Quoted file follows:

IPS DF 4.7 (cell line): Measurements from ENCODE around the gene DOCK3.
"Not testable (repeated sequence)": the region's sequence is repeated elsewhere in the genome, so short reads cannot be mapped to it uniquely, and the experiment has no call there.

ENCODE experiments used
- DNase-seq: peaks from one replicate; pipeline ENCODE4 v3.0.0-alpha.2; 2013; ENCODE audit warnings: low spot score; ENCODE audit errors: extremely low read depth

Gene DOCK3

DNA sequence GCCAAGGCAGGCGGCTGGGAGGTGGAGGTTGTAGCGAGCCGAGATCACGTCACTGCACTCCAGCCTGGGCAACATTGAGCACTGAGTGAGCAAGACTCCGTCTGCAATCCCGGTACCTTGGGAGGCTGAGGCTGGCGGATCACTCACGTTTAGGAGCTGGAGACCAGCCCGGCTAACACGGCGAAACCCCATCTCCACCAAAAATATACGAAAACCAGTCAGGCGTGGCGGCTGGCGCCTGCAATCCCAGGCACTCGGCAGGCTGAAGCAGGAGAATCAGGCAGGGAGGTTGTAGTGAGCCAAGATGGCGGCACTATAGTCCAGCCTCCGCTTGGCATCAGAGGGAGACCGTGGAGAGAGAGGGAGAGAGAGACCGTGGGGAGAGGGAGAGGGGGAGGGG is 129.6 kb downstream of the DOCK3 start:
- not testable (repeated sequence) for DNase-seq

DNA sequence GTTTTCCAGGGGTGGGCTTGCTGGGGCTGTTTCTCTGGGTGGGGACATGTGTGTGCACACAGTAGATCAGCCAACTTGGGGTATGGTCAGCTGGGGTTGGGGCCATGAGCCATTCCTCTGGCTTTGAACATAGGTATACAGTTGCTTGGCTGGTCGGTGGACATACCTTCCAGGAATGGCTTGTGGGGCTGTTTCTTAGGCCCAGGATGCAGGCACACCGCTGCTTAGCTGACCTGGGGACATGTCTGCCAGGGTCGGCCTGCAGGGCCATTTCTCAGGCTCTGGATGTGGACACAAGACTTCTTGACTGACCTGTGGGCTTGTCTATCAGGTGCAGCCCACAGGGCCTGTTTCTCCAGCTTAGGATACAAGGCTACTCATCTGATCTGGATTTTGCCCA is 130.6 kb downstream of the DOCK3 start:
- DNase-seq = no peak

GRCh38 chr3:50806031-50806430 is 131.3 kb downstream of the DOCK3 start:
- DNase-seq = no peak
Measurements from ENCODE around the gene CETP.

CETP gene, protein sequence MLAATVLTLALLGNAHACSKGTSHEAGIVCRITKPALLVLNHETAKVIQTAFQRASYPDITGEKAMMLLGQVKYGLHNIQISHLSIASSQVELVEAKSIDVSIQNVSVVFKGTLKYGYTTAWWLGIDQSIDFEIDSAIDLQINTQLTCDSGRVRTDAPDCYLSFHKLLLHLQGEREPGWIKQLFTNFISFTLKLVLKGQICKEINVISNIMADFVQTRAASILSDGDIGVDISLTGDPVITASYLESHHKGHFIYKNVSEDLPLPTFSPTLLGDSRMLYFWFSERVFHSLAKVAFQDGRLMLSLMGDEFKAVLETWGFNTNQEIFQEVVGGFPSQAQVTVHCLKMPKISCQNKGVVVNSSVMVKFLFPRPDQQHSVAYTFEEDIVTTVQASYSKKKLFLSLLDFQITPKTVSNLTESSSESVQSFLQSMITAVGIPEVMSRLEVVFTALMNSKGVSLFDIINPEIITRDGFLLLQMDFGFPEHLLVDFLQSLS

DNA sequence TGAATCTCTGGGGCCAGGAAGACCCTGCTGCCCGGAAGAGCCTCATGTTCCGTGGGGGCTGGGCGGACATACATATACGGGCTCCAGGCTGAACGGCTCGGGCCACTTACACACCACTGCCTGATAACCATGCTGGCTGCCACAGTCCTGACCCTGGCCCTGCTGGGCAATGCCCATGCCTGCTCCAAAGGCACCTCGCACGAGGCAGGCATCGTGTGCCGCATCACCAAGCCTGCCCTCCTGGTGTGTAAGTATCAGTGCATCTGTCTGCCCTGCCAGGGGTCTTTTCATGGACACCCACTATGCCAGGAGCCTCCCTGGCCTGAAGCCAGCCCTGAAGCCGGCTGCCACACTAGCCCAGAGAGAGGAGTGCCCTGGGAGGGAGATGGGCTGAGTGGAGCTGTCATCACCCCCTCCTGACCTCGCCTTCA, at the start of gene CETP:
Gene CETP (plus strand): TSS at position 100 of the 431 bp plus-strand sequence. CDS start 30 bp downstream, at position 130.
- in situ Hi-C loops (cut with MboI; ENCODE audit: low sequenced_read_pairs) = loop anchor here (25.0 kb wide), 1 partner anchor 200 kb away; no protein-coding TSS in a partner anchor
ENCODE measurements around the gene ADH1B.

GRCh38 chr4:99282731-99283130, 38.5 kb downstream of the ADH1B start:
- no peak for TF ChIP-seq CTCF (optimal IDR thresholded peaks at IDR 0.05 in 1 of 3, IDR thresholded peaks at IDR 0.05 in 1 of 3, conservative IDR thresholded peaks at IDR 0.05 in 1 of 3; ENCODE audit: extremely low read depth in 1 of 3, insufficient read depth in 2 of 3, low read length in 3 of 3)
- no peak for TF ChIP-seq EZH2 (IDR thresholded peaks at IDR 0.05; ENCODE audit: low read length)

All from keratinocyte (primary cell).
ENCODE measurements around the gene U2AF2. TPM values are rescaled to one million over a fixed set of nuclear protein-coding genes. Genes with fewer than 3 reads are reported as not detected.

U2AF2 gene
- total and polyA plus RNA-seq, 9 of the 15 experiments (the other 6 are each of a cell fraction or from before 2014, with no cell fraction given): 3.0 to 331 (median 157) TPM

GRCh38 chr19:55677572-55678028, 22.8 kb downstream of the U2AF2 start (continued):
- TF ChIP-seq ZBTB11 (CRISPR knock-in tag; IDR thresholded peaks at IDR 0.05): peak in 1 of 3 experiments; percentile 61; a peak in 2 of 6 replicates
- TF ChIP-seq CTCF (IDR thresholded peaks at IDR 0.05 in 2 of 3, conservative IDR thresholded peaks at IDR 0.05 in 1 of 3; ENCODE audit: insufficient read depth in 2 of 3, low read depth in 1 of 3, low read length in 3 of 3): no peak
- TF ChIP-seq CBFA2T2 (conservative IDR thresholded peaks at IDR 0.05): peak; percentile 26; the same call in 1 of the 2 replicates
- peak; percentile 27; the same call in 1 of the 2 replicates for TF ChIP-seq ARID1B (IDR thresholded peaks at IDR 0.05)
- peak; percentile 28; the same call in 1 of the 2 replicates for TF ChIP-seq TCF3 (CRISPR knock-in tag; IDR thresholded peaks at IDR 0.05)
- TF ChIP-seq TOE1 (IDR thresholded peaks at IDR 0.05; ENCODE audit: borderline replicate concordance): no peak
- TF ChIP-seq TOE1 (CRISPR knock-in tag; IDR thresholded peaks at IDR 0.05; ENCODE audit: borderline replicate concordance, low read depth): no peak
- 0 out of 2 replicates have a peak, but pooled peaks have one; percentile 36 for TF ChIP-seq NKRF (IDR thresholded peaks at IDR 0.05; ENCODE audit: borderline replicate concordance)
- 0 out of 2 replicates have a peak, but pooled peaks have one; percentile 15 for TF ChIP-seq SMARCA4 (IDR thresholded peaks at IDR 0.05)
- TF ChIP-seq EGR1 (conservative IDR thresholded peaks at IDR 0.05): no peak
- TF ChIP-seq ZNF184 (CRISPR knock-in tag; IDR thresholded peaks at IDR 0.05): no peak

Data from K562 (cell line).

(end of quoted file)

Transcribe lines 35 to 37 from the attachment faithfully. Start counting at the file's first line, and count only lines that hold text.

- TF ChIP-seq EGR1 (conservative IDR thresholded peaks at IDR 0.05): no peak
- TF ChIP-seq ZNF184 (CRISPR knock-in tag; IDR thresholded peaks at IDR 0.05): no peak

Data from K562 (cell line).